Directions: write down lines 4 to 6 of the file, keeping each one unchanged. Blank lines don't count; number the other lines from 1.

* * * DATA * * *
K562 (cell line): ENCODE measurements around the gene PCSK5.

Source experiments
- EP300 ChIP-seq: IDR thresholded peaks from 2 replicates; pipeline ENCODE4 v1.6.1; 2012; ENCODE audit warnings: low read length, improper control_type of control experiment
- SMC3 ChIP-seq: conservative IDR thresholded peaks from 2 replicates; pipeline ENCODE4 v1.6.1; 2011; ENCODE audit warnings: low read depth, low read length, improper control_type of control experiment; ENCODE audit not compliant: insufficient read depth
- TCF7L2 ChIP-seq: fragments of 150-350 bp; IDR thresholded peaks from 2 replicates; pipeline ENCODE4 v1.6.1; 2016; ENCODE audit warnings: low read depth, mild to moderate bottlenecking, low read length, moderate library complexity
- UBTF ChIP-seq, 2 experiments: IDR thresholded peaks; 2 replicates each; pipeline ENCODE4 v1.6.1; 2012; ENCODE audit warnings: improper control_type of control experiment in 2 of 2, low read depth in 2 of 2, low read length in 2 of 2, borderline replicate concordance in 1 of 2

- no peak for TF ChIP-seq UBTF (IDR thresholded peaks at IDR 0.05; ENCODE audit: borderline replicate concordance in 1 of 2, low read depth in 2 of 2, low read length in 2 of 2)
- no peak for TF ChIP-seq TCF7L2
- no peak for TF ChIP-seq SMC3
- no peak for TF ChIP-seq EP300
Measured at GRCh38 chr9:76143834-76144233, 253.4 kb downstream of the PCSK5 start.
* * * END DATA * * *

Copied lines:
- SMC3 ChIP-seq: conservative IDR thresholded peaks from 2 replicates; pipeline ENCODE4 v1.6.1; 2011; ENCODE audit warnings: low read depth, low read length, improper control_type of control experiment; ENCODE audit not compliant: insufficient read depth
- TCF7L2 ChIP-seq: fragments of 150-350 bp; IDR thresholded peaks from 2 replicates; pipeline ENCODE4 v1.6.1; 2016; ENCODE audit warnings: low read depth, mild to moderate bottlenecking, low read length, moderate library complexity
- UBTF ChIP-seq, 2 experiments: IDR thresholded peaks; 2 replicates each; pipeline ENCODE4 v1.6.1; 2012; ENCODE audit warnings: improper control_type of control experiment in 2 of 2, low read depth in 2 of 2, low read length in 2 of 2, borderline replicate concordance in 1 of 2